FORT WAYNE, Ind. (WANE) – As Fort Wayne city council approved a new three-year contract for firefighters Tuesday night, it also approved an amendment to the collective bargaining ordinance that would make union membership optional for employees.
“It was a compromise we were prepared to make,” Jeremy Bush, president of Fort Wayne Professional Firefighters Local 124, said. “They approved our contract and, in exchange, they wanted compulsory union dues out of the contract and a letter of agreement was struck.”
Tuesday night Councilman Mitch Harper (R-4th District) introduced changes to the bill that would have repealed collective bargaining for the public safety unions. Councilman John Crawford (R-At-Large) introduced that proposal in May and it had been tabled. Harper changed it to take out doing away with collective bargaining and added in the optional union membership.
“The state statute says police and fire are entitled to meet and confer. That essentially lays out items that are very much like collective bargaining, so that’s why city council kept intact the collective bargaining for police and fire,” Harper said.
While the public safety collective bargaining ordinance didn’t have language that required employees to pay union dues to keep their jobs, the contract for the fire department does.
“It’s been in there since the infancy of our contract. All our members weren’t worried about that. No one has ever feared that they were going to lose their job,” Bush said.
When the contract comes up for renewal again in three years, that language will be removed. In the meantime, a letter of agreement drafted by the union says the union will follow the new ordinance and not enforce that clause.
“It’s what can happen when you work together,” Harper said.
Last month, city council repealed collective bargaining for the seven non-public safety unions.
“I’m very glad the firefighters were able to secure their contract, but I had hoped council would have been more open to our suggestions to allow us to also have collective bargaining in place and workers have a voice at work,” Lloyd Osborne, the agent for International Union of Operating Engineers Local 399, said. “We had met with all council members and offered all kinds of different solutions. We brought other ways to deal with this and we even offered that solution to them and it fell on deaf ears. They would not listen to anything we had to say.”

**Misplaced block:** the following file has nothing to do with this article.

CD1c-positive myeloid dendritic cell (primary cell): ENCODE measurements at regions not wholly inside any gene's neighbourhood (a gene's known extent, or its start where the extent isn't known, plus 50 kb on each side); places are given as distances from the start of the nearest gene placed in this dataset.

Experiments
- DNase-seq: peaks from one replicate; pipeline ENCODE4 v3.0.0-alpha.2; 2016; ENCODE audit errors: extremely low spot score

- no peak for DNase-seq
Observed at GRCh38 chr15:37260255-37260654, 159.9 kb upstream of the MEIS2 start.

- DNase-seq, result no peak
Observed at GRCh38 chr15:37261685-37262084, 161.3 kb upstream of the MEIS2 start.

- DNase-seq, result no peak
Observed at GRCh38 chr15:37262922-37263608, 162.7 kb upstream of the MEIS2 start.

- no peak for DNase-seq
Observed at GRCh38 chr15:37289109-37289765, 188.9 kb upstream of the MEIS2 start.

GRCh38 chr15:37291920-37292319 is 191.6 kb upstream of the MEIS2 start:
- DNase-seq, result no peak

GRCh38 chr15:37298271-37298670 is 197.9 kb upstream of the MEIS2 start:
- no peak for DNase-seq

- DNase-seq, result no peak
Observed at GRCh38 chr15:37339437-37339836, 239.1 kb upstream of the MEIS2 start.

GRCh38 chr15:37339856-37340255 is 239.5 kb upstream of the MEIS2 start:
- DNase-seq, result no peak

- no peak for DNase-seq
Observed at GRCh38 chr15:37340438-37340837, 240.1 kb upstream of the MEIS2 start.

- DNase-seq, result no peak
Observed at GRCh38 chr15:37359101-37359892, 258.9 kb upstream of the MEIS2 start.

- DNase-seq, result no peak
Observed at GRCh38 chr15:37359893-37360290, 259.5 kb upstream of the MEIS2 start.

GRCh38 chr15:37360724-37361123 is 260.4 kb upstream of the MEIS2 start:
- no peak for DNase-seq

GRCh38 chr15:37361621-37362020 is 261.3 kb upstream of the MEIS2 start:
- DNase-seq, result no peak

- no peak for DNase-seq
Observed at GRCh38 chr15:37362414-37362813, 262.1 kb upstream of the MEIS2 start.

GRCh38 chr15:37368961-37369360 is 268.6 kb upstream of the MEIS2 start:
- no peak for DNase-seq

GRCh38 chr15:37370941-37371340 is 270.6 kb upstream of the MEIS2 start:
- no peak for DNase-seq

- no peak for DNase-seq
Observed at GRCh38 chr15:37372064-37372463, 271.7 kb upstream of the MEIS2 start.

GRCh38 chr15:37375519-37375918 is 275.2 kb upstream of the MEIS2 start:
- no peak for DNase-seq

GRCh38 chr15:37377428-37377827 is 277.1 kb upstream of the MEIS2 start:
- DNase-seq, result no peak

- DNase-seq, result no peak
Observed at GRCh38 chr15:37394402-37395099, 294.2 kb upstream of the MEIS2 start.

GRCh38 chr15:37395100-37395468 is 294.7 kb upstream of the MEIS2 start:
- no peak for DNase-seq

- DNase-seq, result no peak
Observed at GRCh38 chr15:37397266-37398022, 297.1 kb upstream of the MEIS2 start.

Compulsory union membership and dues was a main point of contention for Harper throughout the entire collective bargaining debate.
“I don’t believe it’s fair to workers and it sends a bad signal to businesses who may want to locate in our area where public employment is not in-sync with the right-to-work law. No one addressed it until we were facing the veto override. I had those conversations with Lloyd and we had great talks and I respect him greatly, but they didn’t really offer that until late in the process,” Harper said.
Councilman Geoff Paddock (D-5th District) has voted against every measure that would do away with collective bargaining and he voted against Harper’s ordinance changing compulsory union dues.
“I didn’t feel the need to go in and tinker further with this,” Paddock said. “A lot of folks look at union dues in a negative way. I look at it as a positive. The unions are fighting for city employees and working hard that their working conditions are good and salaries are good. We hear success stories a lot where unions work with management and add more to the workforce and more protection for workers. To pay a small amount each month, just like paying neighborhood association dues to help the values of your properties, I don’t think that’s too much to ask. I think that system should remain intact.”
The ordinance now goes to Mayor Tom Henry’s desk. His office said it’s still reviewing what happened at council Tuesday night and didn’t have a comment on Wednesday.
Osborne said changing the dues structure doesn’t affect the non-public safety unions.
“When they stripped our collective bargaining rights away we’re no longer in the ordinance. The union itself is not going away, but the members that worked in the city of Fort Wayne do not have to pay dues anymore because there’s no way for us to represent them on working conditions,” he said.
Still, the unions aren’t giving up hope for some kind of arrangement that would bring back some representation.
“The mayor has said publicly he’s working on an executive order or a memorandum of understanding to keep us in place so workers would have a voice at work and we’re following up with the mayor and having meetings with him and his administration,” Osborne said.